Ultimately, if you are invested in doing the work you want to do with this particular practitioner, it'll be worth it for you to discuss all this with them as openly as you possibly can. It will relieve any internal pressure you may be building up as the therapy progresses.

You might also consider goal-setting with her. While it's not always possible to put an actual clock on how fast we heal, it's always possible to set up structure and goals, and then amend them as you proceed.

I had amnesia for 2 decades
This ^^ is complex all by itself. The scope of abuse you describe is also quite intense and broad. I'm not surprised she wants direct supervision on your case, and think that it's not an indicator of her not being up for the challenge - it indicates that she understands how to work with supervision as a tool to augment her own work. Nothing wrong with it, IMO.
 

Bamboo

Learning
Q: I told my trauma history to my clinical psychologist and I felt I didn't received the compassion/ sympathy/ empathy that it deserves from her, what should I do? For example, she could have said "what you have been through is tough" or "I am sorry that you have gone through so much".
About a year ago, shortly after I first mentioned to my T "the thing" that happened to me (still calling it "the thing" because I still struggle with the real word), I was in the middle of a breakdown during a session. My recent admission of the thing and what it was had opened up such panic, anxiety and overwhelming emotion in me that I continuously struggled spitting out complete sentences whenever we tried to discuss it.

I was in the midst of one of those whole "denial/it was my fault/I should have did something" episodes when he very quietly said, "Bamboo......You were just a child"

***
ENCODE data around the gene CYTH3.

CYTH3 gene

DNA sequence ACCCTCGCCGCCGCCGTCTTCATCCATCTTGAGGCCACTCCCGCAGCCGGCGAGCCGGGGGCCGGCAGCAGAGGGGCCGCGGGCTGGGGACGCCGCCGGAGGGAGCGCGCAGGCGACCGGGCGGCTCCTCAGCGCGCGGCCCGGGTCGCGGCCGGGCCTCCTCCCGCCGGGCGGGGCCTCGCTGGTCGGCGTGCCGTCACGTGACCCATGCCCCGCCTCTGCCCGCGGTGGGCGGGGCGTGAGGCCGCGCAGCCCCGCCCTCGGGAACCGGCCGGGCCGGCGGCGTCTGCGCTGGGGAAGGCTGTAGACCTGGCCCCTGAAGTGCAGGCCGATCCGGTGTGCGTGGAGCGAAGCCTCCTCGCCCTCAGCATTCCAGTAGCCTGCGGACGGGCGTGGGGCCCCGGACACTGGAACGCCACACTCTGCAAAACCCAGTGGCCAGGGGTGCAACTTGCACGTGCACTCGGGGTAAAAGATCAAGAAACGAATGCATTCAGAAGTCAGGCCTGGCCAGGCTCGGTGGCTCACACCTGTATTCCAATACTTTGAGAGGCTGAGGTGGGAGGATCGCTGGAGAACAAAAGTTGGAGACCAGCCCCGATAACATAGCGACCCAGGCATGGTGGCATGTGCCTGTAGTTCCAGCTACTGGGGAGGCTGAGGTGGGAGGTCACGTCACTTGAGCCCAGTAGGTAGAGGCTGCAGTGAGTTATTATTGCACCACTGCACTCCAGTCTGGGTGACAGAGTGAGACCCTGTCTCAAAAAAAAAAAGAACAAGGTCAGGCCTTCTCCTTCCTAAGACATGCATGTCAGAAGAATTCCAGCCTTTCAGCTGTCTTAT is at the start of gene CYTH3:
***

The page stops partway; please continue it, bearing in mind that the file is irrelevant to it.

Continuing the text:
That's it. Just those words. Quietly but directly. And he used my name...... which made it feel as if it was a personal comment to ME, not just a blanket therapist comment. I don't know if that makes sense or not but it's how I took it in

He's never been anything but kind, honest with very real with me. But in that moment, there was just such true compassion in his voice that it hit me like few things ever have in my life. And while I don't believe that I reacted to it outwardly or visibly, I heard him and FELT the compassion ....... and it moved something in me.

I must had already come to trust him to a great extent or "the thing" would have never surfaced to begin with. Oddly, I do not do well with receiving outright direct validation at all. It just makes me self conscious and anxious. And yet.... that one statement that he made while I was in the middle of a wretched emotional place, was said with such empathy and compassion that it will forever stand out to me. And I honestly believe it is what cemented my ability to continue thru this awful thing from my past with him and do the hard work that is required to deal with it.

I guess my point is that I very much understand how even if you don't expect, or even want constant sympathy from a T, even a small message or statement of true empathy at the right time can move you to a totally different place of comfort/trust and forward on the path toward healing. And healing is what I wish for you.